21% of Americans have read an e-book. The increasing availability of e-content is prompting some to read more than in the past and to prefer buying books to borrowing them.
Sadly, unlike a regular person, a library cannot pay Amazon or Barnes & Noble for an eBook and then lend it out to people. We can buy a printed book from these companies, stick it on the shelf, and lend it out–but digital content is treated differently by the publishers and the companies who manage digital content licensing. We desperately want to offer you these eBooks. But the companies won’t let us. As your library, we commit to continuing advocacy for change in these policies.
For more info and to see who to contact, please see bit.ly/noebooks
â€œLibraries are a critical part of our communities,â€ Jay Marine, director of Kindle at Amazon, said in a statement. â€œAnd weâ€™re excited to be making Kindle books available at more than 11,000 local libraries around the country.â€
The introduction of the Kindle, the biggest-selling e-reader, opens up library e-books to a wider audience, heightening the fears of publishers that many customers will turn to libraries for reading material. If that happens, e-book buyers could become e-book borrowers, leading to a potentially damaging loss of revenue for an industry grappling with a profound shift in consumer reading habits.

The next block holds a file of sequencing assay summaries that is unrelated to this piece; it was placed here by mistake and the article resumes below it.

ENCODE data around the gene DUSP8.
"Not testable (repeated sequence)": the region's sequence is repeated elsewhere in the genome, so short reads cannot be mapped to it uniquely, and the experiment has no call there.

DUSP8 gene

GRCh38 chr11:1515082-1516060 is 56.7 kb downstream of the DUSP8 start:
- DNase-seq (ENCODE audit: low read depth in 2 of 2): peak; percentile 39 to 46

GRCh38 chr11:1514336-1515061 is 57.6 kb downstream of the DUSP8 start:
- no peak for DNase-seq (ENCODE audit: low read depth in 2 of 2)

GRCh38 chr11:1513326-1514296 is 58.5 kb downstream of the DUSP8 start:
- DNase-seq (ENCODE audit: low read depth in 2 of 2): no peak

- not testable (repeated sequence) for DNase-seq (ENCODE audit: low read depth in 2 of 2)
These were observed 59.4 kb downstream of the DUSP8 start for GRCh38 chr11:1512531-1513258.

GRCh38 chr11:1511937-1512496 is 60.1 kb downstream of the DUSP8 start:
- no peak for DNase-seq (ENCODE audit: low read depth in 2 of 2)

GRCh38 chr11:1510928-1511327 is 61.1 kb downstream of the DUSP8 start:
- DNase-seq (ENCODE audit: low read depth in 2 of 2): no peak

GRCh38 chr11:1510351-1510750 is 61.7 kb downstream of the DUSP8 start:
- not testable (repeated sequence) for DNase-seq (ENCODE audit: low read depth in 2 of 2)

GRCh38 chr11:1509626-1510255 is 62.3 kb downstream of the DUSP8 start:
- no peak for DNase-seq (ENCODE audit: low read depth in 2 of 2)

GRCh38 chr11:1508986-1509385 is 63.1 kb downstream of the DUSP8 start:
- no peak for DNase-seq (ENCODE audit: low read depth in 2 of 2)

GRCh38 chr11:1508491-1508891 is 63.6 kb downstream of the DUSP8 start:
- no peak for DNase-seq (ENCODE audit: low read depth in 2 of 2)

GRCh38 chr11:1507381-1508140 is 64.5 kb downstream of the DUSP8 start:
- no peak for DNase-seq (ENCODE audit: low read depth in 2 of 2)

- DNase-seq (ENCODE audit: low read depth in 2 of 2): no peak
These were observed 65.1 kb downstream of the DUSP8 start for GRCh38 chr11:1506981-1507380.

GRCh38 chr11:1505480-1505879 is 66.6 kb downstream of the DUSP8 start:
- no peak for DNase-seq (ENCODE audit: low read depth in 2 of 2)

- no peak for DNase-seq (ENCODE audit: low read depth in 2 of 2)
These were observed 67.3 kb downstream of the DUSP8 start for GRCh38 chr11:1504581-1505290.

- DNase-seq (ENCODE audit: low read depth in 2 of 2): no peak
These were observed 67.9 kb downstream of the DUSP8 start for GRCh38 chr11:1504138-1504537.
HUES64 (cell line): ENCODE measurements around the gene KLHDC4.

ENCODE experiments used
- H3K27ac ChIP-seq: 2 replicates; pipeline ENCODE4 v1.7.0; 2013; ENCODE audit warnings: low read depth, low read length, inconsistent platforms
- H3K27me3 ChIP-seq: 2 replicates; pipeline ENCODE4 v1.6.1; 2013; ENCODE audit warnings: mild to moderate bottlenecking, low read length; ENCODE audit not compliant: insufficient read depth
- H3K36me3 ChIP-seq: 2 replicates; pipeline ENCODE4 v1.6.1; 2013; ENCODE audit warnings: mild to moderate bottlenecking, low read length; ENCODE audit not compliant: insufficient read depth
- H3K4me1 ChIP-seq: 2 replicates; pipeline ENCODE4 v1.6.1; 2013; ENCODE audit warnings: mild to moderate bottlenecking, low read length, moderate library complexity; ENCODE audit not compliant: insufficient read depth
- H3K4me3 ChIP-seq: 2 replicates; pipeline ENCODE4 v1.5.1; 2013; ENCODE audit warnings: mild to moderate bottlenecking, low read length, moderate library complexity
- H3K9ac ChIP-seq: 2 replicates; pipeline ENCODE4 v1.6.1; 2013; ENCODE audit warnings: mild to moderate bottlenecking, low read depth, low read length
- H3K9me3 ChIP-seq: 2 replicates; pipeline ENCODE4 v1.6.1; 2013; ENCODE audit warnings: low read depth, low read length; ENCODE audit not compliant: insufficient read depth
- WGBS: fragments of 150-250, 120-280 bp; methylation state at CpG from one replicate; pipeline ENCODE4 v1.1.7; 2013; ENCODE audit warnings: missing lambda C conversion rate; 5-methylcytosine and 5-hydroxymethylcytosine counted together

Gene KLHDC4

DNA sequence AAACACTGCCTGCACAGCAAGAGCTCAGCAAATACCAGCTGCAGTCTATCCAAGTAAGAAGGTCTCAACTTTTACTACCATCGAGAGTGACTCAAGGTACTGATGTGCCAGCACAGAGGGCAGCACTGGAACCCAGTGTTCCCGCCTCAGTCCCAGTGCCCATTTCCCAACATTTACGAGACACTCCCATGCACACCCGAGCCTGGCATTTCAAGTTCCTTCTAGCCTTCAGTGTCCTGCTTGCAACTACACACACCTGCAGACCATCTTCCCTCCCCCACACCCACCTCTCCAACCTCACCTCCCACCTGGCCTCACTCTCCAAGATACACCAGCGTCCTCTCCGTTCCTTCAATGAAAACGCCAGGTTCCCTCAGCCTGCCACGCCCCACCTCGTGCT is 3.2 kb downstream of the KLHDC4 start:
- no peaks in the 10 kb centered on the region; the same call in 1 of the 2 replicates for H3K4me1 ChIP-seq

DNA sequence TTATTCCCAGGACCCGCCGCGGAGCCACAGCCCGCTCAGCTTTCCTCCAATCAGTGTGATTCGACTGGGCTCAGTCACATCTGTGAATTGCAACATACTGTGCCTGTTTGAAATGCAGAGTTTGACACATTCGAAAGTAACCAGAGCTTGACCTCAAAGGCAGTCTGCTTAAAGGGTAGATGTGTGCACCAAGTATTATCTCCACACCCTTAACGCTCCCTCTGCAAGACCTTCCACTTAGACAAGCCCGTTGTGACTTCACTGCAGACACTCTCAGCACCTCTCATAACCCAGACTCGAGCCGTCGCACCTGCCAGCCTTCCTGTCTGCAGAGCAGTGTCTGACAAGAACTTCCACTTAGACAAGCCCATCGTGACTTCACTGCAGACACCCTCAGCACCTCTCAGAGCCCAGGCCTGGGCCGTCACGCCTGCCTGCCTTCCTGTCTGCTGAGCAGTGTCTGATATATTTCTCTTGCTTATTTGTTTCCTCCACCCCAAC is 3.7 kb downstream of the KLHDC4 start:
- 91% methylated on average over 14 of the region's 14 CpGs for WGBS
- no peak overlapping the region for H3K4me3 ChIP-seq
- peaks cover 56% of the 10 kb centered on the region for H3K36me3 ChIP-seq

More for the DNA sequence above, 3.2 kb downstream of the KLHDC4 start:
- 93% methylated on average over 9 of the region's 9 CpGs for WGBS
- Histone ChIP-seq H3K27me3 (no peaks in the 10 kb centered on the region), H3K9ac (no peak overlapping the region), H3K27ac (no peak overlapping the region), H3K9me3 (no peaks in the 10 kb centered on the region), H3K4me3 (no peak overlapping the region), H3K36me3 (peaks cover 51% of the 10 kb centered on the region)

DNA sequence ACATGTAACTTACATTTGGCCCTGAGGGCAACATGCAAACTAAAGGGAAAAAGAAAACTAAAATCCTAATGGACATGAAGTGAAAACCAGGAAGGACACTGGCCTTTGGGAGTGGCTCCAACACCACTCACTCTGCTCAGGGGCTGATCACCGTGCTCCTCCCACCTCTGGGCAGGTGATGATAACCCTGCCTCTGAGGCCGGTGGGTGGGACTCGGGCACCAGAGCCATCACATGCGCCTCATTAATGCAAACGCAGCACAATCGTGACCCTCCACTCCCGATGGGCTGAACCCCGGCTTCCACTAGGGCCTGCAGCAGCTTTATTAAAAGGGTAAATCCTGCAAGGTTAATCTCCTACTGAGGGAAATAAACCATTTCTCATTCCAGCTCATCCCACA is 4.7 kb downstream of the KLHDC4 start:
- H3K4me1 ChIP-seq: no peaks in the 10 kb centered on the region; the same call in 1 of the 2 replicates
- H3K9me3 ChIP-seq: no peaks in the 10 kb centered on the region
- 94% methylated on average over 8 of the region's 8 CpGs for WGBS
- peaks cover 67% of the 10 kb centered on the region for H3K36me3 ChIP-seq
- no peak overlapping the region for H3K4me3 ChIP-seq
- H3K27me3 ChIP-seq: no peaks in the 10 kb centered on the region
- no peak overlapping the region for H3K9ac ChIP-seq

(not our library, also not to scale…)
I have a theory about libraries. I think they make people happy and thoughtful. Kind. Appreciative. Youâ€™re in the presence of so much, given free.
Maybe itâ€™s too much sugar in my morning coffee, but I get a little world-peacey about them. Thereâ€™s something special about a place that lets you walk out with a bunch of books in exchange for nothing more than a chunk of plastic that isnâ€™t even backed by your local financial institution.
I know libraries arenâ€™t really free, of course. Theyâ€™re funded by our taxpayer dollars, along with tomahawk missiles and metermaids, but when budget-cutting season comes around, it seems like libraries are more expendible.
I love libraries in a way Iâ€™ll never love tomahawk missiles or metermaids. I love beautiful historical ones, and ones with modern innovation. Bright libraries with walls of windows, and dark-paneled-enclaves with armchairs. Tiny local branches you can walk to, and big special ones worth the drive. I love knowing that the books on the shelves stay put, regardless of whether a hard drive fails or battery dies, whether a title goes out of print or out of vogue.
What are the best, most beautiful libraries, all the world over? Well now, whoâ€™s to say?
Thereâ€™s a long tradition of writers writing about their libraries. Some of the first modern essaysâ€”by Michel de Montaigne and Sir Francis Baconâ€”are on that very subject. Among more recent publications, you might enjoy Anne Fadimanâ€™s collection Ex Libris or Larry McMurtryâ€™s Walter Benjamin at the Dairy Queen. The trouble with people writing about their libraries is, well, every writer has one. Itâ€™s like writing about your left hand. Or your M.F.A. program. But McMurtry is a special case. If he had never written Lonesome Dove or The Last Picture Show, he would be famousâ€”at least among collectorsâ€”as one of the countryâ€™s most respected dealers in used and rare books. When he writes about his library, he always has something interesting to say.